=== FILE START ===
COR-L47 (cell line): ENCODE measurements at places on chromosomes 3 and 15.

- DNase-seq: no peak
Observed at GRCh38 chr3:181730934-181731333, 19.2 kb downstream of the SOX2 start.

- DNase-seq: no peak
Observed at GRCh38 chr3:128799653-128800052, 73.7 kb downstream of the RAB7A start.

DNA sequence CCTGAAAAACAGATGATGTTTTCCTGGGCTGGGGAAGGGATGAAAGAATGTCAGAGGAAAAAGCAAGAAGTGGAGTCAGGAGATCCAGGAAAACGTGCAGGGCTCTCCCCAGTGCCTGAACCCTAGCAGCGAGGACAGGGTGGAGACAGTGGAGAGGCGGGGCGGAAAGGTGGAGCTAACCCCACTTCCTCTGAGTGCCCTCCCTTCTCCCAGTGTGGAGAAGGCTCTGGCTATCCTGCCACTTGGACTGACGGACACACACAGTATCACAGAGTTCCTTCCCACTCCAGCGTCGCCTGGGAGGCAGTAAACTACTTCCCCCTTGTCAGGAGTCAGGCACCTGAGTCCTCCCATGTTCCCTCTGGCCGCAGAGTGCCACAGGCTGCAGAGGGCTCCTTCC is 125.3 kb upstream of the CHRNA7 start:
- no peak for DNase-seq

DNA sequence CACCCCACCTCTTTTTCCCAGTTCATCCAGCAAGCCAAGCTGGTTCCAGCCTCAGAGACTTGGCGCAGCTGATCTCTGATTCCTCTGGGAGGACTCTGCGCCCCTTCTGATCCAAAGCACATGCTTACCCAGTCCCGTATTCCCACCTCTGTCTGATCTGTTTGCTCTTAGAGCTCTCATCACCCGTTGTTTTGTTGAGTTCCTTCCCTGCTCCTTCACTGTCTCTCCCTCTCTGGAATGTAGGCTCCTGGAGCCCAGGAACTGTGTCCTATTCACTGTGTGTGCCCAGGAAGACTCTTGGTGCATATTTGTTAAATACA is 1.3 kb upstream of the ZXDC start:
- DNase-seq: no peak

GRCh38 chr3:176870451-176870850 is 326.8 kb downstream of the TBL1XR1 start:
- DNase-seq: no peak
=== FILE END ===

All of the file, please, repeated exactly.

COR-L47 (cell line): ENCODE measurements at places on chromosomes 3 and 15.

- DNase-seq: no peak
Observed at GRCh38 chr3:181730934-181731333, 19.2 kb downstream of the SOX2 start.

- DNase-seq: no peak
Observed at GRCh38 chr3:128799653-128800052, 73.7 kb downstream of the RAB7A start.

DNA sequence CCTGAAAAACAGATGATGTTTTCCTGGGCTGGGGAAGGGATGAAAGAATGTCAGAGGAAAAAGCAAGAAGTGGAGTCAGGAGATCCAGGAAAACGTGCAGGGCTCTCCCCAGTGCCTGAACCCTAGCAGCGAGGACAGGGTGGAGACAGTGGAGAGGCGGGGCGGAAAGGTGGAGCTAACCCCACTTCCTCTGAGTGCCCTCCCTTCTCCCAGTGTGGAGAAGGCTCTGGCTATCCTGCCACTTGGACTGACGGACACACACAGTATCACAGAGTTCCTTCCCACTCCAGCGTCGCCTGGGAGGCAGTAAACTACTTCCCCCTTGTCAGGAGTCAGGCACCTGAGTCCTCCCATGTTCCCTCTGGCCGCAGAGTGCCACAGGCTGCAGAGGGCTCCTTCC is 125.3 kb upstream of the CHRNA7 start:
- no peak for DNase-seq

DNA sequence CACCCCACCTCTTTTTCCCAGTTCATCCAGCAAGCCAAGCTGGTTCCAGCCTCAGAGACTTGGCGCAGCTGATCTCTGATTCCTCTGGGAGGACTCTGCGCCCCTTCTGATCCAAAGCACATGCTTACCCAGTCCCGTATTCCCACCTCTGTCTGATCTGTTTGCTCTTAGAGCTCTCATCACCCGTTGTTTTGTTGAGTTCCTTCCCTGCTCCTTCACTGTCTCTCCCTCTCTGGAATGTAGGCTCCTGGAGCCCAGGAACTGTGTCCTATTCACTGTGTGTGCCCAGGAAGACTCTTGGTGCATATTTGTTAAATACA is 1.3 kb upstream of the ZXDC start:
- DNase-seq: no peak

GRCh38 chr3:176870451-176870850 is 326.8 kb downstream of the TBL1XR1 start:
- DNase-seq: no peak